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Why should you be worried about domestic drones?
The term, “Domestic Drone” covers a wide variety of vehicles. The term refers to just about anything flying in the air without a pilot. This could be your neighbor operating a very small and quiet helicopter with a video camera, or the Feds operating a very, very small birdlike verticopter with flapping wings… and a video camera. Or, it could be larger drones carrying packages across the country, pipeline patrol drones, and traffic monitoring drones.
The two things the average citizen should be worried about are; personal privacy, and safety onboard a commercial or private aircraft.
In the news today we hear a lot about the privacy issue. An airplane takes off from an airport and it flies over your house. It does not need your permission, and it is not trespassing, even though it is flying over your land. What happens when an unmanned aircraft flies over your home, and hovers with a video camera… a high definition camera that records you sunbathing in the backyard? What if your peeking tom neighbor gets on Ebay and buys a radio controlled helicopter with a video camera, and then he spends his evening floating up and down the streets looking into upstairs windows?
We have only just started to understand the capabilities of this technology and all the ways it may be used. Laws will have to be developed, tried and tested to handle drone privacy issues.

Is the bigger issue, Drone and Aircraft Collisions? While it doesn’t get a lot of press, collision avoidance is one of the largest hurdles for the FAA to overcome. Medium size birds have brought down some very large aircraft. A bird may not have a lot of mass, but with enough velocity (fast moving aircraft) it can carry a lot of energy that can severely damage an aircraft, especially if the bird ends up in a critical place like an engine intake. The current drones that are on the drawing board for surveillance and pipeline patrol etc… are much larger and heavier than a bird. A collision between an occupied flying aircraft and a drone could be catastrophic, and all steps must be taken to insure this does not occur.
Basics of how our airspace system works. We have controlled airspace and un-controlled airspace over the US. The term “controlled” is confusing because often an aircraft that is being controlled is in uncontrolled airspace and visa-versa. Some controlled airspace will have no radar coverage (ability for the controller to see the controlled aircraft). The term controlled or un-controlled airspace refers to the rules that pilots must follow when in those different airspaces. An airliner could be in the clouds flying an approach to an airport with no forward visibility, and all the while have no approach radar monitoring the aircraft or looking for conflicting traffic. In this case, separation from other aircraft is achieved solely by rules. Other piloted aircraft know they are not allowed to be in that airspace without the proper clearance. If a careless pilot decided to takeoff and fly in that same airspace there would be no protection against a midair collision. Fortunately, this does not happen, the system works. Harmony is maintained by a set of rules that change depending on where an aircraft is, what kind of flight plan it is on. The rules get more stringent, the requirements and qualifications of the pilot and aircraft get higher the closer you get to major airports, and the higher you go. The system is only partially monitored. Again, more monitoring takes place the higher you go and the closer you get to major airports.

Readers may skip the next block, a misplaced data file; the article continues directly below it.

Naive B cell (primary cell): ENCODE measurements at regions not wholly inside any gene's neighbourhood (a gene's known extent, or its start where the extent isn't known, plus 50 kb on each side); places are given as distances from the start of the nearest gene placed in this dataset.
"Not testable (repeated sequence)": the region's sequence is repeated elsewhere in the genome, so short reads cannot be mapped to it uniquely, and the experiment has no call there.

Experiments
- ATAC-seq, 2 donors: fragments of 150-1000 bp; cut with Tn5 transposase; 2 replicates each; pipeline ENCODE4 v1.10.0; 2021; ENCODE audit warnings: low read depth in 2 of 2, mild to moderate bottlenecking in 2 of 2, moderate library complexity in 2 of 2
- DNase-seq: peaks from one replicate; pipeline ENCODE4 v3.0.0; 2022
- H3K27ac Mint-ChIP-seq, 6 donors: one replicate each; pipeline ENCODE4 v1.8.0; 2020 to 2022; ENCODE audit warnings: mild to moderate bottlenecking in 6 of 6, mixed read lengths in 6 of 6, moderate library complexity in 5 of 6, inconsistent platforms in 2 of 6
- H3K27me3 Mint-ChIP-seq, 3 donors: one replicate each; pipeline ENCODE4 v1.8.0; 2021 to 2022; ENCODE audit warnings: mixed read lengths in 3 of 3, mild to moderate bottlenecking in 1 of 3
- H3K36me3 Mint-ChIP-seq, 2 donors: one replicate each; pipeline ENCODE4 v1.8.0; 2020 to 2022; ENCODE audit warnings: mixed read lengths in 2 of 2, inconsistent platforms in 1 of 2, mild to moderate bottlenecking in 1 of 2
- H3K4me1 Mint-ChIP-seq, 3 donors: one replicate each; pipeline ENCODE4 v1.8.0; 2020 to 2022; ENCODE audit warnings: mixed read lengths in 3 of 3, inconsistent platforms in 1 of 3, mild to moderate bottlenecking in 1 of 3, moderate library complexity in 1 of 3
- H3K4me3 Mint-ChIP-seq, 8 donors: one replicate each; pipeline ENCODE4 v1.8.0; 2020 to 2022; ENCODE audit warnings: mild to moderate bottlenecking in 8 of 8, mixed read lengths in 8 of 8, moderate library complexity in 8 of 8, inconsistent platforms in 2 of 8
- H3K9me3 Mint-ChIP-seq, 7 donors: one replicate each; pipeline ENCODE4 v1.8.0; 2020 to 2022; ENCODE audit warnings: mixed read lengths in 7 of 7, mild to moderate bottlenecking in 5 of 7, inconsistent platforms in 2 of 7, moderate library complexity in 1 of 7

What this airspace lesson is meant to show is that there is a lot of airspace that is loosely controlled and the introduction of flying vehicles (with no pilot looking out the window) could upset this harmony. Even with radar traffic monitoring, small drones will most likely not be detectable. Some might say there needs to be an entire set of rules and regulations developed. Drone certification, system requirements, inspection requirements, drone pilot certification, recurrent training and testing requirements, and then flight regulations and guidelines. Currently, there is zero!

Everyone should be aware that there is a lot of drone activity today. Police departments are using drones to watch bad guys and your neighbors are flying FPV radio controlled airplanes from the living room. The FAA has already issued over 1400 drone operation permits… and remember, the guy next door doesn’t need (or get) a permit. Congress has given the FAA until September 2015 to open up US airspace to drone traffic. When that finally happens, the FAA estimates there will be 10,000 drones operating over the US within 5 years. What are the chances that any day we could see our first collision between a drone and an occupied aircraft?

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